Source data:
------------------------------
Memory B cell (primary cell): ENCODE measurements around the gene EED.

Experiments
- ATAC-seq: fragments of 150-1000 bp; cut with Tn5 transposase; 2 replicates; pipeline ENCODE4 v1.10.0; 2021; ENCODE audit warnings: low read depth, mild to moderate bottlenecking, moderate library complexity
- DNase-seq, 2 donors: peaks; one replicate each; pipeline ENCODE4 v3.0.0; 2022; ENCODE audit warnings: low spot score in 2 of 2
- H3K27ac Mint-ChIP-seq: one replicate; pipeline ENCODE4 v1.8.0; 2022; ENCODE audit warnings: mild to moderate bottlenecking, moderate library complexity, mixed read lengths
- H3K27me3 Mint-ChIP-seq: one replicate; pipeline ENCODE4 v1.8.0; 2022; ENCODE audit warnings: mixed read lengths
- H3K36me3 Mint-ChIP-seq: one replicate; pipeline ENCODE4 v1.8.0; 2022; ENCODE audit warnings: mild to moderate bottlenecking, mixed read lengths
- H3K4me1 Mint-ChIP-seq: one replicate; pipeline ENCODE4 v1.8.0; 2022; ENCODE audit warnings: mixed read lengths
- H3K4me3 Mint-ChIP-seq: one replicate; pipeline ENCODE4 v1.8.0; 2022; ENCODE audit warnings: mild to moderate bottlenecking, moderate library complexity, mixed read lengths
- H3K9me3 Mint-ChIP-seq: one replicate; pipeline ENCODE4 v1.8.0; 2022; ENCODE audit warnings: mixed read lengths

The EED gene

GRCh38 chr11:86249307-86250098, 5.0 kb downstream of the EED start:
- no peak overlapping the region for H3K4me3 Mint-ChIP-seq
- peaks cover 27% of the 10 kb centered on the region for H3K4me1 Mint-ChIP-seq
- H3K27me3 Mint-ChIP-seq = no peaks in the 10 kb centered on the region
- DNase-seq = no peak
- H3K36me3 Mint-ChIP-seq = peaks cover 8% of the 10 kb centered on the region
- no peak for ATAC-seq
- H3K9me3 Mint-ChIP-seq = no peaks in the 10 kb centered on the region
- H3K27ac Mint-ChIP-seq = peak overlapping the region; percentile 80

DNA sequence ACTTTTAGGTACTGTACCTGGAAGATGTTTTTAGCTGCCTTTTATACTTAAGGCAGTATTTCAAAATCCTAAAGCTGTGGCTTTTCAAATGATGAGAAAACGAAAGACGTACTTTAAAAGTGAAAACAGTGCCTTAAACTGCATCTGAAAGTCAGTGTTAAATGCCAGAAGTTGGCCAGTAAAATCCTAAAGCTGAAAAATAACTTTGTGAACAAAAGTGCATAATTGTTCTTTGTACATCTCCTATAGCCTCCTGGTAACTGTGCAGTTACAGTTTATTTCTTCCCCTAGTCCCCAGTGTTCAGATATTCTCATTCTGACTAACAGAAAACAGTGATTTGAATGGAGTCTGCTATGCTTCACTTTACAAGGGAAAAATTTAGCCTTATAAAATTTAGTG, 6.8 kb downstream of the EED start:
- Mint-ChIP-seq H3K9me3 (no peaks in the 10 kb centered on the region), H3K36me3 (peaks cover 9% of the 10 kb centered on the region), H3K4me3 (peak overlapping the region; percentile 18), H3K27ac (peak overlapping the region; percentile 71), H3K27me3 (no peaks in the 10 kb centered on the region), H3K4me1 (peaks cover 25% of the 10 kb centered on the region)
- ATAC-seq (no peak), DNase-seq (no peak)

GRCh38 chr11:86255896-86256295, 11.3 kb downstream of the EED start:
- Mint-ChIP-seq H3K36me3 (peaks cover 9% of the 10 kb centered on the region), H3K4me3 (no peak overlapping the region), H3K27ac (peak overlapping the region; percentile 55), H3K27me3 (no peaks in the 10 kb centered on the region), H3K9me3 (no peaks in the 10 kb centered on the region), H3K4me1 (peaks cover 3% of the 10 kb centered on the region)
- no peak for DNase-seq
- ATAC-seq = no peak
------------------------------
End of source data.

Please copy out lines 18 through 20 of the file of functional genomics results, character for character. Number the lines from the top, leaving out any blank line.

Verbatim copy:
- no peak for ATAC-seq
- H3K9me3 Mint-ChIP-seq = no peaks in the 10 kb centered on the region
- H3K27ac Mint-ChIP-seq = peak overlapping the region; percentile 80